Our daughter Makayla was born perfectly healthy on April 5th, 2014, passing all of the usual newborn screenings without issue. From day one, her personality shone through. She was strong-willed and had a smile that would light up her eyes before her mouth even showed a hint of joy. But over the next 3 months, Makayla wasn’t eating well and wasn’t gaining enough weight. Our pediatrician referred us to Dr. Elizabeth Hait, a gastroenterologist at Boston Children’s Hospital. Dr. Hait would change Makayla’s formula multiple times and put her on medication for her acid reflux. Her pediatrician also tested her for a milk allergy, since her brother had one as an infant, but it was negative. It was recommended Makayla have an upper GI to make sure everything was anatomically correct.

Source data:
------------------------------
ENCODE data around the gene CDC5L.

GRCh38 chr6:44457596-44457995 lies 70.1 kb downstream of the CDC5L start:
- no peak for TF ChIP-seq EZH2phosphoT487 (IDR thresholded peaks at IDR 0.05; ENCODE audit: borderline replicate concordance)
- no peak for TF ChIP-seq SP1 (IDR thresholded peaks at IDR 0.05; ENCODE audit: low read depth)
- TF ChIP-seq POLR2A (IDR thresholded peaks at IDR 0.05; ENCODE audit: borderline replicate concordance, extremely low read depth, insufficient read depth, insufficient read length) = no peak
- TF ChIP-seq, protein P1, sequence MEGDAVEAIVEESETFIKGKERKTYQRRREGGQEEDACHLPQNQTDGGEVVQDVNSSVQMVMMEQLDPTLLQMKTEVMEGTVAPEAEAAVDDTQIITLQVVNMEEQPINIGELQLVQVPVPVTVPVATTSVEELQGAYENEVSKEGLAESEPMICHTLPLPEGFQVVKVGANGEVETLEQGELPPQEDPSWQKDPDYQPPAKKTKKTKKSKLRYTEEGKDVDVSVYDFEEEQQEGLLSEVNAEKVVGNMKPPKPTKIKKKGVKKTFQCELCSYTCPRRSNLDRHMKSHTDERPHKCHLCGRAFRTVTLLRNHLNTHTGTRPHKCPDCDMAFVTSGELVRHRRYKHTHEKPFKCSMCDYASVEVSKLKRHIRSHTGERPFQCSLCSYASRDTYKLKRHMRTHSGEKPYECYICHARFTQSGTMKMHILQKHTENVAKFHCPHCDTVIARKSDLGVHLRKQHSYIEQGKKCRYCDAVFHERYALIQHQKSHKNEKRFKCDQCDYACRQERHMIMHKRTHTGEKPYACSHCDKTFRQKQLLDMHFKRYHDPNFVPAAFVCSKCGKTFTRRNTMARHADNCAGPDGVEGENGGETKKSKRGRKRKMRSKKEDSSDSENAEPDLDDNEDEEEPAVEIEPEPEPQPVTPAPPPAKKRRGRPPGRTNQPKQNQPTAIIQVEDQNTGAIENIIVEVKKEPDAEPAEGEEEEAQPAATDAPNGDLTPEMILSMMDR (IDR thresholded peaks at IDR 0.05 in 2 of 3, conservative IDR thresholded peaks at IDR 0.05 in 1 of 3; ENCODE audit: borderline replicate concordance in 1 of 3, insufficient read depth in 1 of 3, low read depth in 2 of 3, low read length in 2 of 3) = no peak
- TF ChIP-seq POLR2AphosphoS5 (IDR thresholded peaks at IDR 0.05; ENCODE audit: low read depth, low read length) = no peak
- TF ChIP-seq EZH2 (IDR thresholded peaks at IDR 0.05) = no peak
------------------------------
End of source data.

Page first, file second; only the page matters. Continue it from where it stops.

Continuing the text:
The technician suggested everything looked good, so we left feeling that Makayla was perfectly normal. But a call from her doctor that afternoon turned our world upside down. …
Every January, for a few short weeks, the population of picturesque Marlow, New Hampshire, grows just a little larger.
A dozen or so high school students converge upon the storybook New England village to begin preparation for an epic adventure: a 600-mile circumnavigation of Vermont by backcountry ski, white water canoe, rowboat and bicycle, led by Marlow-based wilderness school Kroka Expeditions.
Under the mentorship of guides and woodsmen, the students learn skills to navigate the six-month, semester-long journey through the wilderness. There is no “how to” book, no survival guide—just a few unwritten rules to live by. But 18-year-old Rachel Hemond, who has Type 1 diabetes, doesn’t need much direction when it comes to survival.
She’s figured that out on her own.